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Grimsley Volleyball team leader Charlotte Williams in a blue sweater

Volleyball captain Charlotte Williams, Photo by Jake Acosta and Kevin Massey


Grimsley Senior Charlotte Williams overcomes her anxiety. 

By Ashley Crowell

Feb. 29, 2024

Charlotte Williams may not seem like someone who struggles with anything. 


She is a captain of the Grimsley volleyball team, a dedicated student and a confident young woman. Yet Charlotte Williams wrestles with anxiety. 


She was diagnosed with anxiety at the age of six and has been learning to cope with it for most of her life. 


“It started with things that I obviously wasn’t in control of that freaked me out when I was really young,” Williams said. “But as I got into middle school and high school, it turned into more common things…like an academic pressure, which a lot of high schoolers feel.”


Then during her sophomore year, the pressure and expectation had come to the point where Williams felt like she needed help. 


“I’ve always been a person where if my life feels out of control I focus on one thing that I am 'in control of,’ so for me that was school,” Williams said. “So I always put so much effort into school…and you just feel overwhelmed.”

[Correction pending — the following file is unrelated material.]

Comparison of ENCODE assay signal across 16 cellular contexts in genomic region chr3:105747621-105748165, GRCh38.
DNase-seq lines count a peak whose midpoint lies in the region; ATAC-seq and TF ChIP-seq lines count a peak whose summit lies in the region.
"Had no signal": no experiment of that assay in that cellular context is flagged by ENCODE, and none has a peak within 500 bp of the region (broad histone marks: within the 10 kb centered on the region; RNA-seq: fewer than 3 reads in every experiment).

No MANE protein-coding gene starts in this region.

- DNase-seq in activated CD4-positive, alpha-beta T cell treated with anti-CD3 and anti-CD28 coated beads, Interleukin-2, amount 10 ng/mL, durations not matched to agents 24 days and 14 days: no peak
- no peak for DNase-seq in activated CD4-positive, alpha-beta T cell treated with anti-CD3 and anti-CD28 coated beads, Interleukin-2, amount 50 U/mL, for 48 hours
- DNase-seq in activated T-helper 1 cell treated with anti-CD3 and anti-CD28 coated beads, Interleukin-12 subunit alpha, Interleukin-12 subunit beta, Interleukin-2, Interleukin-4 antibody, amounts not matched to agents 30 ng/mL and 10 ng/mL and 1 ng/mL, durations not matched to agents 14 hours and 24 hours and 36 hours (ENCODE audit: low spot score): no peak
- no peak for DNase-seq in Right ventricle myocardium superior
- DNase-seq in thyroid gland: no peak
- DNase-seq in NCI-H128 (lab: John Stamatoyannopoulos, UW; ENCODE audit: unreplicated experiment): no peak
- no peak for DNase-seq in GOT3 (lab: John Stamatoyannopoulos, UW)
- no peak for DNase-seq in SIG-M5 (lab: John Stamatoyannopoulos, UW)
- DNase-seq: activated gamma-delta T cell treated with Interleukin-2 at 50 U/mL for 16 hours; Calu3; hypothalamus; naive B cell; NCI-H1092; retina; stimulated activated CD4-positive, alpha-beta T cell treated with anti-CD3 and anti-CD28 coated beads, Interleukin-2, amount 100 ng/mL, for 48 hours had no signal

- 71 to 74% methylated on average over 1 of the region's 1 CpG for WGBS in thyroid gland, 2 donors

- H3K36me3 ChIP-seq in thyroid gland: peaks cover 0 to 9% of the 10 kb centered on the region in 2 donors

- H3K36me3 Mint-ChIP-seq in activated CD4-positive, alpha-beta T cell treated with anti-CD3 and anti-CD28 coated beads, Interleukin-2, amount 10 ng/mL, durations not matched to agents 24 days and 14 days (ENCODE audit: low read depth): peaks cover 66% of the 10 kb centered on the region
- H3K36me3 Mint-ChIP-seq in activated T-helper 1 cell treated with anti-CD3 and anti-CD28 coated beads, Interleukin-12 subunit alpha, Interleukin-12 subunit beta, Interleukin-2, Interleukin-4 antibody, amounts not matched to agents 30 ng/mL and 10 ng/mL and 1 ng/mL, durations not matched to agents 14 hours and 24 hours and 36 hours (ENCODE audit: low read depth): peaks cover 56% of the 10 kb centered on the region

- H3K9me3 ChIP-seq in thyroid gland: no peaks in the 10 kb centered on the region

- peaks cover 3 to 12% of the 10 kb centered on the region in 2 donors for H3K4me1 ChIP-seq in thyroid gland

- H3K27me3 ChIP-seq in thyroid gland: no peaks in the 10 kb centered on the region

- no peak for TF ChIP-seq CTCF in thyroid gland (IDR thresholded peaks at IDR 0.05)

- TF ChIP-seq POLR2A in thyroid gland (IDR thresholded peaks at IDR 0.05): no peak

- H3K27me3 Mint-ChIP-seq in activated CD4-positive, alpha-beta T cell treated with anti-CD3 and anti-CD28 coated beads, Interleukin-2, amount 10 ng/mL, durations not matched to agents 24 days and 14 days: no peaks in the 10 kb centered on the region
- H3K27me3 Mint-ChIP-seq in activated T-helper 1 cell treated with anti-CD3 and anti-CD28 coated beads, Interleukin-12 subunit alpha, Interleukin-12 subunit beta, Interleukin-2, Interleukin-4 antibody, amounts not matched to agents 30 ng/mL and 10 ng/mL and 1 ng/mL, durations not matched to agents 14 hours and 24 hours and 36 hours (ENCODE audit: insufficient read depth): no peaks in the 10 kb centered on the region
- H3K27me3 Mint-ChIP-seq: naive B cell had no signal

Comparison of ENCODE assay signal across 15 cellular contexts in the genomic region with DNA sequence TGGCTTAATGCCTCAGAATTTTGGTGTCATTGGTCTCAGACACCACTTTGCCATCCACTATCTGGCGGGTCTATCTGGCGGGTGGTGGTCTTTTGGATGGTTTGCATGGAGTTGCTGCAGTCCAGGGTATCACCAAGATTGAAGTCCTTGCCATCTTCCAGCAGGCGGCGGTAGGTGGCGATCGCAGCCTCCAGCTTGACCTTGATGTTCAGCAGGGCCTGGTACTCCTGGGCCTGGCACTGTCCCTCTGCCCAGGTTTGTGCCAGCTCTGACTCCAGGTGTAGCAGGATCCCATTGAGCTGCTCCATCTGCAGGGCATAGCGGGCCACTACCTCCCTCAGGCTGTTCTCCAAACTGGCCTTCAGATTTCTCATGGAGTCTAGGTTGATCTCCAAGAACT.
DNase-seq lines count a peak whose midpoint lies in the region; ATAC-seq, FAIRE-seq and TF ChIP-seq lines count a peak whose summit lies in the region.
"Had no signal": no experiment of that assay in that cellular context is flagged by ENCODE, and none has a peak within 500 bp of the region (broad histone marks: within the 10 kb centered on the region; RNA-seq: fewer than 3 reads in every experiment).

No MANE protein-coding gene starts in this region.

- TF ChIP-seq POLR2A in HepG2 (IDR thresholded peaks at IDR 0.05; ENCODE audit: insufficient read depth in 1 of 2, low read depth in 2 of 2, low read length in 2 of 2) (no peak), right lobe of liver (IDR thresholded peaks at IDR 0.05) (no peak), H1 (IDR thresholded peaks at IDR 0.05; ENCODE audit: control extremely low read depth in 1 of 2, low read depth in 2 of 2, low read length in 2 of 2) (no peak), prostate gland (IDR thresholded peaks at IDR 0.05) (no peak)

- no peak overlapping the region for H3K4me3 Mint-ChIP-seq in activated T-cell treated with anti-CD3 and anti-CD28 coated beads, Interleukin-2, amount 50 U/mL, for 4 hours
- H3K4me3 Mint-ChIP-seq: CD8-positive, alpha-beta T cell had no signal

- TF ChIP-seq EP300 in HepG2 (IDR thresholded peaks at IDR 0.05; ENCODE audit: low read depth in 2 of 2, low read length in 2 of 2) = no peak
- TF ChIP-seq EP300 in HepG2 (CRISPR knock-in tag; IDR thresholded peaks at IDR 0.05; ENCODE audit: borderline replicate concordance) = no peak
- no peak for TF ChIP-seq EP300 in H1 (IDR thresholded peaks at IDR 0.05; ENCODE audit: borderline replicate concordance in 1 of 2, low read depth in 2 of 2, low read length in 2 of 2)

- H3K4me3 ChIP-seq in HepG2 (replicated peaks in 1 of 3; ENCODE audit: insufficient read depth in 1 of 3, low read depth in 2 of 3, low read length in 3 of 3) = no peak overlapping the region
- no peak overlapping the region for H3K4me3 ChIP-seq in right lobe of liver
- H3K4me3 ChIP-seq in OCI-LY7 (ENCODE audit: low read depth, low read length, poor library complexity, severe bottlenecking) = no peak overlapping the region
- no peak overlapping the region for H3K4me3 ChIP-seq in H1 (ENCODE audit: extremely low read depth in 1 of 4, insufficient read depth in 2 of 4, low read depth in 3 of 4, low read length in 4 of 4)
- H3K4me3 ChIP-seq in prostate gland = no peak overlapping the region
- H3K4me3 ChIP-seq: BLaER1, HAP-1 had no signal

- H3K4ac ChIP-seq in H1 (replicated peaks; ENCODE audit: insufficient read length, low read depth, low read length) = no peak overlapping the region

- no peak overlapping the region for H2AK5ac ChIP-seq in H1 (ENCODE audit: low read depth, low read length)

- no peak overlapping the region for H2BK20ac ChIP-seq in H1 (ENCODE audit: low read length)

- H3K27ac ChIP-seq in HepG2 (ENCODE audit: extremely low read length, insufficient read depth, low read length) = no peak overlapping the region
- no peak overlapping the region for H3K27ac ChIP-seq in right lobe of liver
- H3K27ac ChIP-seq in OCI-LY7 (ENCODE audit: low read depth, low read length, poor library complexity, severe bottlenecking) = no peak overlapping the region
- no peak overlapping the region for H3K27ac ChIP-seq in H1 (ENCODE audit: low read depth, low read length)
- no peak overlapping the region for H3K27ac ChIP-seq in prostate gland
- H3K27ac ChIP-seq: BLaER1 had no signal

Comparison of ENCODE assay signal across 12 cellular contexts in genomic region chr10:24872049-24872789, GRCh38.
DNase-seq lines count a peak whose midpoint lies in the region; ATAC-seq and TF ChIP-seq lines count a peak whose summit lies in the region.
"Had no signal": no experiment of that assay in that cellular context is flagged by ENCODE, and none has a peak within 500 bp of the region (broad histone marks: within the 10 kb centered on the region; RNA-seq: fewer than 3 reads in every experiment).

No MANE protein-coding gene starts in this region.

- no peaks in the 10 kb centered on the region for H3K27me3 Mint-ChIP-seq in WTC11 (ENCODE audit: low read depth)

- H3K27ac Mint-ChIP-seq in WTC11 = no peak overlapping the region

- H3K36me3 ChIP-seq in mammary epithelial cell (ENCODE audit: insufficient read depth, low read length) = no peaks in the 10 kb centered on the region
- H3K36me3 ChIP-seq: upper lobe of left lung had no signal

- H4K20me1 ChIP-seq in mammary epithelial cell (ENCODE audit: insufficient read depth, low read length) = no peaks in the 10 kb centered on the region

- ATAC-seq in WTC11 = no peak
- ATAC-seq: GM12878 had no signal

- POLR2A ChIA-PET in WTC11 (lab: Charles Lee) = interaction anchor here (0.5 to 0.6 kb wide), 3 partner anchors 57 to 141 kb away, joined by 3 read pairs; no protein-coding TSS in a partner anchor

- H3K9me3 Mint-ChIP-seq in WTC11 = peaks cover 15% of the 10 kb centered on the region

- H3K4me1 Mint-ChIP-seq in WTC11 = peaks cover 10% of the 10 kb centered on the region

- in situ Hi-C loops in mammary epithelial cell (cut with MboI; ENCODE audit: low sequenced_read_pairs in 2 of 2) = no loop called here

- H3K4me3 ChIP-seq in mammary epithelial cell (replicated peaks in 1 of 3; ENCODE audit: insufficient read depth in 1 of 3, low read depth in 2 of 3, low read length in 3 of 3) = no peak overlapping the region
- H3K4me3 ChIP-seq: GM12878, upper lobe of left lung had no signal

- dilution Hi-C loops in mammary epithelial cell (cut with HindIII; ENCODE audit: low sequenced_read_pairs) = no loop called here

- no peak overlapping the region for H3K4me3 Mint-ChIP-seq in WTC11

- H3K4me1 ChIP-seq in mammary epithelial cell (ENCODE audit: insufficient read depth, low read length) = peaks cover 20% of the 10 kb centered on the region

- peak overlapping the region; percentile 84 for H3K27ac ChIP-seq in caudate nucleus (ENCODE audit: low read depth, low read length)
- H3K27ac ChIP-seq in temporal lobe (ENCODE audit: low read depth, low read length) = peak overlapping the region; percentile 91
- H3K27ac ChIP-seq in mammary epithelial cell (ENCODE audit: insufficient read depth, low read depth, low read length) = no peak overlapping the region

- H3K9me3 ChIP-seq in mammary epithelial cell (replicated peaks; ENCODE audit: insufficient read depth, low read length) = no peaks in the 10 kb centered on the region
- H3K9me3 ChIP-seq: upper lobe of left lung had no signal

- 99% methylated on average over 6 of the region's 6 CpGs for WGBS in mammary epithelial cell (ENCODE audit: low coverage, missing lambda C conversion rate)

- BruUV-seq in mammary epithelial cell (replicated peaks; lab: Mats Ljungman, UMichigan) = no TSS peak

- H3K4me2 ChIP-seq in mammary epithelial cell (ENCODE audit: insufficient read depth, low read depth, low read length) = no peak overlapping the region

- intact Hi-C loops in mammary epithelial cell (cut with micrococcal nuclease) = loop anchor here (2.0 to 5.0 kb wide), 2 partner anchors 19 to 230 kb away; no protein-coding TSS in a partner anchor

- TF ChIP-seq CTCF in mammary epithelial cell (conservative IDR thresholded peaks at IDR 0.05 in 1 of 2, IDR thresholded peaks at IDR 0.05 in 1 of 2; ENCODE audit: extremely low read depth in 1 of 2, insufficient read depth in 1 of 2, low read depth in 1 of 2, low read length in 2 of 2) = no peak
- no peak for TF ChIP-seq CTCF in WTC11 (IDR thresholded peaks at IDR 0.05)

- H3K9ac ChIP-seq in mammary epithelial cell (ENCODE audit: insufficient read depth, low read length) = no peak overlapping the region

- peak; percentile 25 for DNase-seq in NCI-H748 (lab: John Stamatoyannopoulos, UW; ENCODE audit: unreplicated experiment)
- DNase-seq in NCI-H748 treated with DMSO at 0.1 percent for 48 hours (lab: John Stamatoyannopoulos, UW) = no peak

Williams was in therapy as a child, but had not been for several years preceding sophomore year. Her parents suggested that they take a different approach and see the sports psychologist at Grimsley. 


Sports psychology focuses on the wellbeing of athletes and addresses the mental aspect of a sport. For Williams, using sports psychology helped her channel her anxiety through a much-loved activity–volleyball–to work through her stress. 


“I learned a lot of breathing things…and just taking a moment,” Williams said. “We joke about if you’re going up to serve in a big game, just tie your shoe, take a moment.” 


She also learned that music and having fun are important ways of releasing stress, rather than becoming tense or worked up about a game. 


“I’m super competitive, but at the same time I like to have fun,” Williams said. “I’d rather have fun and give my all, versus being so in my head that I can’t give my all.” 


While being a leader on the court, Williams has also been a team captain since her junior year and has become an example for others who are facing similar struggles. 


“Girls who would come to me and express similar situations…and it was like, ‘Oh, I’ve been in the same position,” Williams said. “High schoolers often struggle with anxiety and depression. High schoolers put a lot of pressure on themselves, whether people like to admit it or not.” 


High school is full of stressful social situations and academic pressure, and students can often lose sight of what’s truly important. The weight of the future, and the decisions students are making now feel like an enormous responsibility. 


Yet as Williams said, “It’s high school, and one B is not going to end your life. It’s going to be ok, that’s important to remember.”


If Williams could speak directly to all Grimsley students on the office loudspeaker, she would tell them, “If you need help, seek out for it. It’s there. I’ve gone to the counselors here and they’re always good.” 


Her best advice to her fellow students is “be in the moment, and don’t worry so much about the future that you can’t control.”

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